BY ANDREW KUNAMBURA STRUGGLING flag carrier Air Zimbabwe (AirZim) might regain its wings to fly internationally after a Netherlands-based company, Knighthood Capital (Knighthood), recently tabled an offer to partner the airline in a deal which, if successful, will see the company facilitating the parastatal’s access to leased planes.
The Zimbabwe Independent has established that Knighthood executives were in the country last month and held a series of meetings with senior officials from the Ministry of Transport and Infrastructural Development, culminating in a briefing by Transport minister Joel Biggie Matiza to President Emmerson Mnangagwa on June 27.
They also held meetings with AirZim executives.
The briefing, held at Mnangagwa’s Munhumutapa offices was also attended by minister of State for Presidential Affairs in charge of Implementation and Monitoring Joram Gumbo, AirZim board chairperson Patrick Chinamasa and senior officials from the Ministry of Transport.
Chinamasa confirmed the developments this week but declined to give details, saying they were being kept under wraps at the request of Knighthood.
“I can confirm that there has been contact from that company. They were here last month and we held meetings with them, but it would be premature now to give details as negotiations are still ongoing. We will disclose them at the right time,” Chinamasa said.
AirZim spokesperson Tafadzwa Mazonde also confirmed the development this week, but would not give details.
“They made presentations to government and us. It’s the usual stuff which investors propose but we cannot say much at this stage,” he said.
Transport minister Joel Biggie Matiza and the ministry’s permanent secretary Amos Marawa did not respond to questions emailed to them over the issue this week.
Government sources said Mararwa has ordered ministry officials not to disclose information on the deal after Knighthood requested confidentiality.
However, a senior government official who attended the briefing said Knighthood had offered a deal to arrange for leased planes for AirZim, as well as to reopen international routes.
“We were called to a briefing in which Knighthood tabled its offer before the President. Basically, they are looking for an investment partnership in which they can assist AirZim to lease planes which will enable it to resume international flights. As government, we told them they were welcome to submit their written proposals and we also availed to them AirZim related information which they took with them back to their country. We expect to hear from them anytime soon,” the senior government official said.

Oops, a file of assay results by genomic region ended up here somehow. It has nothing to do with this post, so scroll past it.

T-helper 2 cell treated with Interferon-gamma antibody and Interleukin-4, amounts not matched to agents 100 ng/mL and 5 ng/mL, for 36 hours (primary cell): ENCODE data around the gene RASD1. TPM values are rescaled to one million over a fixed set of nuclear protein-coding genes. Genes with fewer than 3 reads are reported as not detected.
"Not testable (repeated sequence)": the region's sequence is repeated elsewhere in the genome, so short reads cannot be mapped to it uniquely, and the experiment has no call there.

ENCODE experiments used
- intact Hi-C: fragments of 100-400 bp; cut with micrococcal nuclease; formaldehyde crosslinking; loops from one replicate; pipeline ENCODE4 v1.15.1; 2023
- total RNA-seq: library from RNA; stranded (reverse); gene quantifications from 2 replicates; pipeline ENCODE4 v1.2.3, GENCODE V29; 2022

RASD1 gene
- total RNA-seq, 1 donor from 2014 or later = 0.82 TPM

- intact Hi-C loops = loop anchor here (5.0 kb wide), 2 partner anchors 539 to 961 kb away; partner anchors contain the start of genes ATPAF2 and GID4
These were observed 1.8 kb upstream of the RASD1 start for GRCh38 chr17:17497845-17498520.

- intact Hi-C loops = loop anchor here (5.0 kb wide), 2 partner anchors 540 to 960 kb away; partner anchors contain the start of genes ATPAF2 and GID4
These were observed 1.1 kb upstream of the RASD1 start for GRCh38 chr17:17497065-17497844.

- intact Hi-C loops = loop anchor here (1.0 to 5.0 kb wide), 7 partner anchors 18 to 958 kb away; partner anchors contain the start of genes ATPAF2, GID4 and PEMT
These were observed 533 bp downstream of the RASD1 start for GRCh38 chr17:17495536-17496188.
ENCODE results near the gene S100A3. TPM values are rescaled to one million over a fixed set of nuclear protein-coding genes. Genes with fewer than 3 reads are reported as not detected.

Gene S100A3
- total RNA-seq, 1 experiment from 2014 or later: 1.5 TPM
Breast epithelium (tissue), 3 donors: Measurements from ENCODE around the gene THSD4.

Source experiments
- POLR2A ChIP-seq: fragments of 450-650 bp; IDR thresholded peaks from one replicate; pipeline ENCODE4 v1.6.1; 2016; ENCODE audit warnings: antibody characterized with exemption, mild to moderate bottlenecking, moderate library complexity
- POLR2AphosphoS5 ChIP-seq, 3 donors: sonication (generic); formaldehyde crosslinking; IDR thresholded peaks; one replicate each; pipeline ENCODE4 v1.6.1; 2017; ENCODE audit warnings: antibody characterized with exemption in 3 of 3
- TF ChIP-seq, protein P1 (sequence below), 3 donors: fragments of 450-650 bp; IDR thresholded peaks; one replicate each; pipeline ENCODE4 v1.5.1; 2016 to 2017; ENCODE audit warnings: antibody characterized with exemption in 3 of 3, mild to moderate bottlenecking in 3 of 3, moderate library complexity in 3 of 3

It is yet to be seen if, after studying the AirZim situation, Knighthood will commit itself to doing business with Zimbabwe, especially given the parastatal’s high level of debt. The sinking flag carrier’s current debt stands at approximately US$387 million, roughly the price of a brand new Boeing 777 or an Airbus A340 jetliner.
Previously, negotiations with several airlines, which government had wanted to partner with AirZim, collapsed due to the severity of AirZim’s debt situation.
A government official said this week: “In 2017, cabinet approved the recapitalisation plan for AirZim. After the approval, we went around to negotiate with at least 12 airlines which included two African airlines, Ethiopian Airlines and Kenyan Airways. We also targeted Air Malaysia, Lufthansa, Qatar Airlines, Turkish Airlines, Emirates Airways, Qantas Airways, Singapore Airways and China Air, but we discovered that we were not going to succeed in our negotiations because AirZim’s financials are in shambles and they were not attractive to any one of the airlines to try and go into partnership with us. So it is yet to be seen if anyone is prepared to take the risk now.”
The developments come at a time AirZim just emerged from reconstruction, with administrator Reggie Saruchera, recommending, in a report, that government should assume the parastatal’s US$387 million debt.
Debt assumption is a type of debt refinancing involving three parties, namely the creditor, the original debtor, and a new debtor who assumes the debt obligation, in this case the government.
Knighthood was established in 2017 by James Hogan, who recently served as president and CE of the Etihad Aviation Group, which he built into a US$20 billion enterprise, achieving the mandate from his shareholders of building a world-class diversified aviation and travel group.